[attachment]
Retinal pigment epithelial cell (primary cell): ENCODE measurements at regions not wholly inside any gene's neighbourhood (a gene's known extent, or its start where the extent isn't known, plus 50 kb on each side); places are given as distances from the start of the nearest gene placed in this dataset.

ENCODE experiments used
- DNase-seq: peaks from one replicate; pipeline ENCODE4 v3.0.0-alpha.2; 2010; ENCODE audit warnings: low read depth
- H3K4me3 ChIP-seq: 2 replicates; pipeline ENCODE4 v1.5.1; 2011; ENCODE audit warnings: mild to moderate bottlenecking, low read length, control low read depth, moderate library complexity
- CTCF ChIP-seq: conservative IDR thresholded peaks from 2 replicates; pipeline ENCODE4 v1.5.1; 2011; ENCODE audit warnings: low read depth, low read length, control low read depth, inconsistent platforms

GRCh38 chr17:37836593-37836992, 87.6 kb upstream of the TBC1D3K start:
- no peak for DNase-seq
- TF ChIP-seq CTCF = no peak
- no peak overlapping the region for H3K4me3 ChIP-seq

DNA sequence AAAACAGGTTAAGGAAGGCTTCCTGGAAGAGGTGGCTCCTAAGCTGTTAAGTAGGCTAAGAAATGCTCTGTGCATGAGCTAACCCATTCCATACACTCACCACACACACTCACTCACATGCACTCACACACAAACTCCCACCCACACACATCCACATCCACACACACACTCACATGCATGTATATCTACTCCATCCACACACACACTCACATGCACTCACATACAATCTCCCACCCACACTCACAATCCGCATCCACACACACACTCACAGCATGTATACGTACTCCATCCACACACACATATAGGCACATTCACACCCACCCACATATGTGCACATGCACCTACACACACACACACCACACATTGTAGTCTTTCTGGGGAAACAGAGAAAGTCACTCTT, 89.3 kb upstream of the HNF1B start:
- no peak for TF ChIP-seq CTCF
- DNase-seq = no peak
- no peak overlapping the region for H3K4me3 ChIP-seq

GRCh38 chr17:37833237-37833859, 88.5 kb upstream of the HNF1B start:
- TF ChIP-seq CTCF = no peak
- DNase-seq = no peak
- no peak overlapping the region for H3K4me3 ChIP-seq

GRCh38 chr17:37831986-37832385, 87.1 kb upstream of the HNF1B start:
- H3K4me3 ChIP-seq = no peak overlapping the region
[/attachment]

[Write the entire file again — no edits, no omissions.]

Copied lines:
Retinal pigment epithelial cell (primary cell): ENCODE measurements at regions not wholly inside any gene's neighbourhood (a gene's known extent, or its start where the extent isn't known, plus 50 kb on each side); places are given as distances from the start of the nearest gene placed in this dataset.

ENCODE experiments used
- DNase-seq: peaks from one replicate; pipeline ENCODE4 v3.0.0-alpha.2; 2010; ENCODE audit warnings: low read depth
- H3K4me3 ChIP-seq: 2 replicates; pipeline ENCODE4 v1.5.1; 2011; ENCODE audit warnings: mild to moderate bottlenecking, low read length, control low read depth, moderate library complexity
- CTCF ChIP-seq: conservative IDR thresholded peaks from 2 replicates; pipeline ENCODE4 v1.5.1; 2011; ENCODE audit warnings: low read depth, low read length, control low read depth, inconsistent platforms

GRCh38 chr17:37836593-37836992, 87.6 kb upstream of the TBC1D3K start:
- no peak for DNase-seq
- TF ChIP-seq CTCF = no peak
- no peak overlapping the region for H3K4me3 ChIP-seq

DNA sequence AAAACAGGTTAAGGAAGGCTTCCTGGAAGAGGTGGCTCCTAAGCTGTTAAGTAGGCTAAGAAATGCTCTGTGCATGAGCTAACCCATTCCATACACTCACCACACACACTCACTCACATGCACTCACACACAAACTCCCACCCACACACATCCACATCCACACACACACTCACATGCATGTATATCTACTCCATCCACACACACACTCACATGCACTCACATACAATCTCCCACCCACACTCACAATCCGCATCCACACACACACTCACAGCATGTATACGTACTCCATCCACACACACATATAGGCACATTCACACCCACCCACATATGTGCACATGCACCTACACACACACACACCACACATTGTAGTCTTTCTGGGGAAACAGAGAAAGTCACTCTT, 89.3 kb upstream of the HNF1B start:
- no peak for TF ChIP-seq CTCF
- DNase-seq = no peak
- no peak overlapping the region for H3K4me3 ChIP-seq

GRCh38 chr17:37833237-37833859, 88.5 kb upstream of the HNF1B start:
- TF ChIP-seq CTCF = no peak
- DNase-seq = no peak
- no peak overlapping the region for H3K4me3 ChIP-seq

GRCh38 chr17:37831986-37832385, 87.1 kb upstream of the HNF1B start:
- H3K4me3 ChIP-seq = no peak overlapping the region